There are similarities, but the purpose is different. Back-loading and a rigid front leg are techniques used to involve the core muscles in hitting and add power and bat-speed, whereas one-foot weighting is used to simplify decision making/decrease the amount of separate movements you have to make before hitting the ball.

For example, if you start with your weight balanced across both feet, the sequence of events before you hit the ball is:

Front foot shot:

Put weight on back foot -> lift front foot -> lean forward -> plant front foot -> play shot

Back foot shot:

Put weight on front foot -> lift back foot -> push back foot back -> plant back foot -> play shot

Whereas if you already have all your weight on the back foot, the sequence is shorter:

Front foot shot:

lift front foot -> lean forward -> plant front foot -> play shot

Back foot shot:

lean in to cut/rotate to pull -> play shot

Of course, this requires your back foot to be planted in a position from which you can comfortably play a back foot shot without any additional foot movement, eg, slightly back and across, a position from which you can defend, drive, glance, cut and pull all without moving your feet. If you watch pros, you'll see they don't actually move back to play back foot shots.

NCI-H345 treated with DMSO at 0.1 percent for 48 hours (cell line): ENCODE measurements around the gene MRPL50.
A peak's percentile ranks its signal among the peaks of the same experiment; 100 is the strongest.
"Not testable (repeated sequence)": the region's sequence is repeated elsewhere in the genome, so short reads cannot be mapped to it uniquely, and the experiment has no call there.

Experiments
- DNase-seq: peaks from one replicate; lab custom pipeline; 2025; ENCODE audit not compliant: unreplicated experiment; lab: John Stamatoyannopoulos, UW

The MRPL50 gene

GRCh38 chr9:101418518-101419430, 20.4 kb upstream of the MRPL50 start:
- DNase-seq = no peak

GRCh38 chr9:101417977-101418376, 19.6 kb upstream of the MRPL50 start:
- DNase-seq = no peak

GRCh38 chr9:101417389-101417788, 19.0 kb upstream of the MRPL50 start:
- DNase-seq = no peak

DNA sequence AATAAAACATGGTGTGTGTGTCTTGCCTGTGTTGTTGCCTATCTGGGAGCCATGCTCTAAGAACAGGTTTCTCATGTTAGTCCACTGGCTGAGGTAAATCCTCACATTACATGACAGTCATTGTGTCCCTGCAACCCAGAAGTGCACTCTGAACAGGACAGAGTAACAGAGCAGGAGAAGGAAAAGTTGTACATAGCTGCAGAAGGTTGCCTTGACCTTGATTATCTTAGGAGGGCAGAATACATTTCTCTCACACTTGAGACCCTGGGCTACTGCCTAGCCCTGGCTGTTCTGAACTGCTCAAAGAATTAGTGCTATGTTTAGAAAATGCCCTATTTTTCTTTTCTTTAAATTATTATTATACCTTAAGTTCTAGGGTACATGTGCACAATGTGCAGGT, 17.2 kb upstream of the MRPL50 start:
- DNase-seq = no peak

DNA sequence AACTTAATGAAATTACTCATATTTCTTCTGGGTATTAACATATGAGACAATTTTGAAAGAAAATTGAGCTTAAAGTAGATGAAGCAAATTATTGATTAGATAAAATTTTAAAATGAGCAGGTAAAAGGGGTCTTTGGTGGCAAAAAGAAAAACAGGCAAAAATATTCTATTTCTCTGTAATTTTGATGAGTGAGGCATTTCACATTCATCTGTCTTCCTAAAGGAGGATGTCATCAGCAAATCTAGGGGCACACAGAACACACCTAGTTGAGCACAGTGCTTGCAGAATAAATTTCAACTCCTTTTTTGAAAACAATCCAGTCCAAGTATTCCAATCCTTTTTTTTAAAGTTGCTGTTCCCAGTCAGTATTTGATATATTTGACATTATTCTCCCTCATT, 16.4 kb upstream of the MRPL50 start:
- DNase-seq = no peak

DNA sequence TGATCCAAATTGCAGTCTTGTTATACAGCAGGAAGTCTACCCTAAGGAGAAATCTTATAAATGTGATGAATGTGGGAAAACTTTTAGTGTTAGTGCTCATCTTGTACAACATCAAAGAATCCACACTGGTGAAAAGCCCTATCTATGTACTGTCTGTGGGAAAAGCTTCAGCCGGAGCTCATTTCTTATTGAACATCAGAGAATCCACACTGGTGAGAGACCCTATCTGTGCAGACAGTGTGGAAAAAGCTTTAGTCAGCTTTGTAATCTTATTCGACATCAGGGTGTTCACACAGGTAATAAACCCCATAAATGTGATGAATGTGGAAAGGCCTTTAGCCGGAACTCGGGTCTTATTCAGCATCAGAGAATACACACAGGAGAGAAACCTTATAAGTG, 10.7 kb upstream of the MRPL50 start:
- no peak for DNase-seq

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Batbuddy99

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Re: Standing deep in the crease
« Reply #10 on: January 21, 2019, 02:35:58 PM »

There are similarities, but the purpose is different. Back-loading and a rigid front leg are techniques used to involve the core muscles in hitting and add power and bat-speed, whereas one-foot weighting is used to simplify decision making/decrease the amount of separate movements you have to make before hitting the ball.

For example, if you start with your weight balanced across both feet, the sequence of events before you hit the ball is:

Front foot shot:

Put weight on back foot -> lift front foot -> lean forward -> plant front foot -> play shot

Back foot shot:

Put weight on front foot -> lift back foot -> push back foot back -> plant back foot -> play shot

Whereas if you already have all your weight on the back foot, the sequence is shorter:

Front foot shot:

lift front foot -> lean forward -> plant front foot -> play shot

Back foot shot:

lean in to cut/rotate to pull -> play shot

Of course, this requires your back foot to be planted in a position from which you can comfortably play a back foot shot without any additional foot movement, eg, slightly back and across, a position from which you can defend, drive, glance, cut and pull all without moving your feet. If you watch pros, you'll see they don't actually move back to play back foot shots.